Yes, I just guess that my light is medium based on Rotobutterfly calculator and 1.5 watt per gal. Same with CO2, guessing to be around 20 ppm, based on calculator and pH drop from 7.6 to 7.0 at kH 6. I keep hard water cichlid and am uncomfortable to drop the pH further. My low light and slow growth plants shouldn't demand too much light and CO2, right?

I do massive WC including substrate vacuuming weekly, and filter cleaning twice a week. I have been religious to keep my tanks clean as cichlid are more polluting than rainbow. I haven't relaxed my routine with plants but have been cleaning more often.
 

Greggz

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My testing showed high level of N and P. Are there bio unavailable form of N and P that render my testing results misleading?
I wouldn't consider those levels high N & P. Mine are far higher. And I know T. Barr has kept heavily stocked tanks at considerably higher levels.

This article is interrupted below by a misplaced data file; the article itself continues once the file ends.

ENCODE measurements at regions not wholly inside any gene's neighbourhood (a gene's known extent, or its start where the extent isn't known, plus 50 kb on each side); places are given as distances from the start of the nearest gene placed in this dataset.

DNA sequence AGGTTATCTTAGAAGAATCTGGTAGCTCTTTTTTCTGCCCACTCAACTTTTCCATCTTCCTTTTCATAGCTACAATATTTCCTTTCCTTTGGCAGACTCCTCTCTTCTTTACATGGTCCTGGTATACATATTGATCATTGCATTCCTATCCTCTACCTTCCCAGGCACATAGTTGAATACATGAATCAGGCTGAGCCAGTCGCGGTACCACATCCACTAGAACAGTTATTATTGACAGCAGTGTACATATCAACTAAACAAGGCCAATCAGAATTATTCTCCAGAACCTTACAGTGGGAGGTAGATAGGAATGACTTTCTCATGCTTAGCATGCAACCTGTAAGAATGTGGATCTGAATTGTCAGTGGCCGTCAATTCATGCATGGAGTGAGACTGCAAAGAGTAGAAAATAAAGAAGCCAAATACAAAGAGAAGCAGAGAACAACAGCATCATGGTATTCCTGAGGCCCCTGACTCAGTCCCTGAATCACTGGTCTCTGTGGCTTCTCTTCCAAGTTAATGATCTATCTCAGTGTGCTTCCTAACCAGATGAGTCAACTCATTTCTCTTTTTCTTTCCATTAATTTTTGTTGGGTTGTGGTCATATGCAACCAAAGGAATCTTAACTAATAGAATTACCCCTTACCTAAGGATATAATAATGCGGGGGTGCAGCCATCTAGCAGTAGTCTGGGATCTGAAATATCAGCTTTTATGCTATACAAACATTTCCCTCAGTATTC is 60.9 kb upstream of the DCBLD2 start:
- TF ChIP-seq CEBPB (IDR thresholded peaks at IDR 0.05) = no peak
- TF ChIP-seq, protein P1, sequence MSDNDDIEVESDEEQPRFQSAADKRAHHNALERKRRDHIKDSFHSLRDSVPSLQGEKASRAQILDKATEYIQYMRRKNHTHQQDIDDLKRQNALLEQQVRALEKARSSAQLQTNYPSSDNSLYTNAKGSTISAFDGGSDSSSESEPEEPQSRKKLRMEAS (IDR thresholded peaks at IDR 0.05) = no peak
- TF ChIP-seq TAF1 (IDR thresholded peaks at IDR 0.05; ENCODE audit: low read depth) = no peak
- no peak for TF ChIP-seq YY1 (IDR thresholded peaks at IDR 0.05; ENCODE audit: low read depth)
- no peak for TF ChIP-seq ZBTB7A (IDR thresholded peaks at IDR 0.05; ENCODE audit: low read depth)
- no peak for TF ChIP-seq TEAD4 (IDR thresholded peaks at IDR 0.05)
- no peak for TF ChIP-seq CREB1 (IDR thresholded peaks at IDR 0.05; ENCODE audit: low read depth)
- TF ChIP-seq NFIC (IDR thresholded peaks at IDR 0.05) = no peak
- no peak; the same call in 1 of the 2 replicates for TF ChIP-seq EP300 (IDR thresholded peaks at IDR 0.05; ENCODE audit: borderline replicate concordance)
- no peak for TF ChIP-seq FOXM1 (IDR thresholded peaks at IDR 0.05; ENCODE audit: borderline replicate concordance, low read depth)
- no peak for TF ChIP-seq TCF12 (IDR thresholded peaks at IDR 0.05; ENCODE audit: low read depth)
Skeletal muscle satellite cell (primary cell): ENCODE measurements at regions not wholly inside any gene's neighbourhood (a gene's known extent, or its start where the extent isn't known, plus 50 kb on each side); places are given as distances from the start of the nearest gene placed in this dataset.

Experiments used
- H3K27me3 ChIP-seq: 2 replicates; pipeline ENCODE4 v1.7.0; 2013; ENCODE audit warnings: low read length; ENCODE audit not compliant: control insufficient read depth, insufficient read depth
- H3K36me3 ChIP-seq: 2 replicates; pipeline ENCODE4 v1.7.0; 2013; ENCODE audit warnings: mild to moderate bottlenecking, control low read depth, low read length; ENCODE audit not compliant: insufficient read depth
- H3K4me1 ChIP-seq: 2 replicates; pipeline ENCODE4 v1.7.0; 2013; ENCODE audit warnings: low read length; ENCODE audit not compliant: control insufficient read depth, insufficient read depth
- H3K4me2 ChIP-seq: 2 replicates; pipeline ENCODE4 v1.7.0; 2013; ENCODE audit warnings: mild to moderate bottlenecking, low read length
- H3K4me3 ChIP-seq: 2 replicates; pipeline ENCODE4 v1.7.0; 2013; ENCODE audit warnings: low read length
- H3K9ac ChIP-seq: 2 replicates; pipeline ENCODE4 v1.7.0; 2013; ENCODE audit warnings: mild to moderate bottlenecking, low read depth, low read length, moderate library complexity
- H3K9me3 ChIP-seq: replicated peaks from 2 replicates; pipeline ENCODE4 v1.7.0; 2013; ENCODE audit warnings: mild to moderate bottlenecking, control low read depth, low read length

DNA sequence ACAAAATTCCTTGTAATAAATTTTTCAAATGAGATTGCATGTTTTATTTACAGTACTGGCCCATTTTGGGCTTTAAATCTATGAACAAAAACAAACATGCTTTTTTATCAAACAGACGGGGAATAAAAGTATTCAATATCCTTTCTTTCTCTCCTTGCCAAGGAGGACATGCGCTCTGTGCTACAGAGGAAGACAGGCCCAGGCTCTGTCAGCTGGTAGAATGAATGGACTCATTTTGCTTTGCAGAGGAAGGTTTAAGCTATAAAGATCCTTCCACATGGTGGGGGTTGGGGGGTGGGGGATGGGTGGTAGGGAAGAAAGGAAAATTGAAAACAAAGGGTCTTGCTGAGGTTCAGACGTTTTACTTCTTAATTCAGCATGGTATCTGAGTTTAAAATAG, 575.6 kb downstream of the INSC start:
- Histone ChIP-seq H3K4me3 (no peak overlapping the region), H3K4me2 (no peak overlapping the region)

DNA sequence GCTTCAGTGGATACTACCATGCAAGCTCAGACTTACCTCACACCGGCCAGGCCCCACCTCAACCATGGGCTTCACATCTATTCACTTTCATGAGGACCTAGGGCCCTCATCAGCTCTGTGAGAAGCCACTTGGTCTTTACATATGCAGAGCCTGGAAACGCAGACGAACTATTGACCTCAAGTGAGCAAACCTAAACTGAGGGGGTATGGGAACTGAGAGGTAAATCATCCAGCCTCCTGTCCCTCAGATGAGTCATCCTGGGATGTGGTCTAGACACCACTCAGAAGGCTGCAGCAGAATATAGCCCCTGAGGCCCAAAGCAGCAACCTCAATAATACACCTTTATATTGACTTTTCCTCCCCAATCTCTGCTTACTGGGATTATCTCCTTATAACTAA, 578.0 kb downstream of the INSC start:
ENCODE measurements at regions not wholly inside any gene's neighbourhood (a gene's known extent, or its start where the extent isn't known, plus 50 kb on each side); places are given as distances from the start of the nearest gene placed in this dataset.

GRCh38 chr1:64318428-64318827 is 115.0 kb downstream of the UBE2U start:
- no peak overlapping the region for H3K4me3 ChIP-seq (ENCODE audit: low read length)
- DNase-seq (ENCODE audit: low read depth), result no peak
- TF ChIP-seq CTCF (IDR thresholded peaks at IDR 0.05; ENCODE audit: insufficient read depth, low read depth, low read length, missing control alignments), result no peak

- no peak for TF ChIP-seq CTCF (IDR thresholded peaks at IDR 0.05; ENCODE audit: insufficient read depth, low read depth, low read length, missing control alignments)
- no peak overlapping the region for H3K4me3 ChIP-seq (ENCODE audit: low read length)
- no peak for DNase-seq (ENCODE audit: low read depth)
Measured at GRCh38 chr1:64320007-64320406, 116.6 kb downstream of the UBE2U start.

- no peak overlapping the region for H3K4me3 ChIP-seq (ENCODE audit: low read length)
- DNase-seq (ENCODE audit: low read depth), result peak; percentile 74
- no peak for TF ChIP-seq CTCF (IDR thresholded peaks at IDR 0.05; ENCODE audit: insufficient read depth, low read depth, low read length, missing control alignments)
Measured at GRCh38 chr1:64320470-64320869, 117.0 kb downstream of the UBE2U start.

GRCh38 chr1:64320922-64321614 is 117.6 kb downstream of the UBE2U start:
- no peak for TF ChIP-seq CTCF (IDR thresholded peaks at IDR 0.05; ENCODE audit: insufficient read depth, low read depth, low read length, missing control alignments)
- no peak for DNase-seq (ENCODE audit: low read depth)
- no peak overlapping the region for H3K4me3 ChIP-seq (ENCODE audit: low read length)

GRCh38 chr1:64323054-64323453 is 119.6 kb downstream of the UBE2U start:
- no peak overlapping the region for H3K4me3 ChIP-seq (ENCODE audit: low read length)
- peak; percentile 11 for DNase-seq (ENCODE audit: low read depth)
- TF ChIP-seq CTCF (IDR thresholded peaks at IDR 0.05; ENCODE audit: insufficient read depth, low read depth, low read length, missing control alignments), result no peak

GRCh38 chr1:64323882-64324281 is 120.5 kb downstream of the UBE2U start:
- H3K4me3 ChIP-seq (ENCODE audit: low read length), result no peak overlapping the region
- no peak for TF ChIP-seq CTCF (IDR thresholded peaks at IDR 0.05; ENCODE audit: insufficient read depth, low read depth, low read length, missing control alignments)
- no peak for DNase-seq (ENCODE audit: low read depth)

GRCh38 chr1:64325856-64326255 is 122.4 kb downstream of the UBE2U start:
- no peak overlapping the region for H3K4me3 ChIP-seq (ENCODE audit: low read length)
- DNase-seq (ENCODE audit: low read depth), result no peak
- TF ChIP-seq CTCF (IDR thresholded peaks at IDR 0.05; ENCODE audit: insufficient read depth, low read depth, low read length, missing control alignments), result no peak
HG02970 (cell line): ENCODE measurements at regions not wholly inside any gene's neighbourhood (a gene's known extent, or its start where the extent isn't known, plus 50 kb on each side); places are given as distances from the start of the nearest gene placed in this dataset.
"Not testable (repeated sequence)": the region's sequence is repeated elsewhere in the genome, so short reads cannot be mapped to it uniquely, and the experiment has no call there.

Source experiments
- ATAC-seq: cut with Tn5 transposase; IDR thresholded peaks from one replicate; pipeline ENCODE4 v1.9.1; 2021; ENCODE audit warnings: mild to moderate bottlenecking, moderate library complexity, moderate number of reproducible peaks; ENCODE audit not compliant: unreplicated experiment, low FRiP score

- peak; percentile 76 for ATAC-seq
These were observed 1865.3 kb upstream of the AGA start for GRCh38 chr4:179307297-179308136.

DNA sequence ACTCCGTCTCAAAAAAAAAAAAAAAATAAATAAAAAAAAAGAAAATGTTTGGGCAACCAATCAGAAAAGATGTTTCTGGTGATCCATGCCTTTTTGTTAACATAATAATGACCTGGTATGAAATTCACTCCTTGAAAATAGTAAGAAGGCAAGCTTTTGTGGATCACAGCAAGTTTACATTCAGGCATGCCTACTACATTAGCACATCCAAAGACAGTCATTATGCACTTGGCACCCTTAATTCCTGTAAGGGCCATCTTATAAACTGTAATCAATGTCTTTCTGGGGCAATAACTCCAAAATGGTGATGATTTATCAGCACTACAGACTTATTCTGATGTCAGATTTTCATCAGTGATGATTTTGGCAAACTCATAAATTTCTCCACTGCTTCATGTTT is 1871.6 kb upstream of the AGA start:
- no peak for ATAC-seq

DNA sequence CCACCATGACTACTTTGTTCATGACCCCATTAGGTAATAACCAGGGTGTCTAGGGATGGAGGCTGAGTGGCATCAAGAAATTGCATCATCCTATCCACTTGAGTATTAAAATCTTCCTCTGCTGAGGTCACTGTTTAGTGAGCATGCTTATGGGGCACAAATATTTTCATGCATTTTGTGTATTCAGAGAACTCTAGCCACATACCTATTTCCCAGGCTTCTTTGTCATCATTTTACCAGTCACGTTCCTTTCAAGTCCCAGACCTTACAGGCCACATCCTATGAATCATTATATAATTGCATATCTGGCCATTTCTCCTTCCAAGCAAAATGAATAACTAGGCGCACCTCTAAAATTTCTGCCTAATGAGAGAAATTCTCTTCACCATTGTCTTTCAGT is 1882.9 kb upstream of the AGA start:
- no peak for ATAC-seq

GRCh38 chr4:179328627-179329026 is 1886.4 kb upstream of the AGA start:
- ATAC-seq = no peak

And the question about bio availability and testing results is open to debate. For me, I have to dose regardless of my readings. Over time, I've learned to pay more attention to the plants than the readings. It might be worth a try just to eliminate any deficiencies.

And by the way my tank really is heavily stocked, with 32 fish (Rainbows, Clown Loaches, Roseline Sharks) in a 120G. Like I said, I can get well past your readings without dosing a thing. And on a side note, I've always felt that fish are very adaptable, and the effects of pH on fish are very much overstated. At least that has been my personal experience from decades of fish keeping.